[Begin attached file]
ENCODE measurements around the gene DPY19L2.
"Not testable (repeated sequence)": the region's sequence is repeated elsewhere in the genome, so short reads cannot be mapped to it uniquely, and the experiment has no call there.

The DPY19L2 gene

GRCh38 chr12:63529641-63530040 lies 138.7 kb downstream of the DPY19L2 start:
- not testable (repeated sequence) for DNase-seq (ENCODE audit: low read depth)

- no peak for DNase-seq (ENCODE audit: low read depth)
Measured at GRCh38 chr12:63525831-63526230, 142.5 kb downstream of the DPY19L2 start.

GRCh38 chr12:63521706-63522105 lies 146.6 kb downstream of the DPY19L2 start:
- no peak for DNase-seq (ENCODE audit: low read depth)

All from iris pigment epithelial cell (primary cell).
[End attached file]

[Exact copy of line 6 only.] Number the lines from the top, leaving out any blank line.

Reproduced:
- no peak for DNase-seq (ENCODE audit: low read depth)